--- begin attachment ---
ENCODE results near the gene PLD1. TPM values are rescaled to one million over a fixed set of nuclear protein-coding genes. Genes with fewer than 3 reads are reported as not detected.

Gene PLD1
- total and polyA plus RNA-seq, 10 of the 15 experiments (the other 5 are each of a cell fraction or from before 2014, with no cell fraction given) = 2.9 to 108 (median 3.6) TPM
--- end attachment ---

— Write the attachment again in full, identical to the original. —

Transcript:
ENCODE results near the gene PLD1. TPM values are rescaled to one million over a fixed set of nuclear protein-coding genes. Genes with fewer than 3 reads are reported as not detected.

Gene PLD1
- total and polyA plus RNA-seq, 10 of the 15 experiments (the other 5 are each of a cell fraction or from before 2014, with no cell fraction given) = 2.9 to 108 (median 3.6) TPM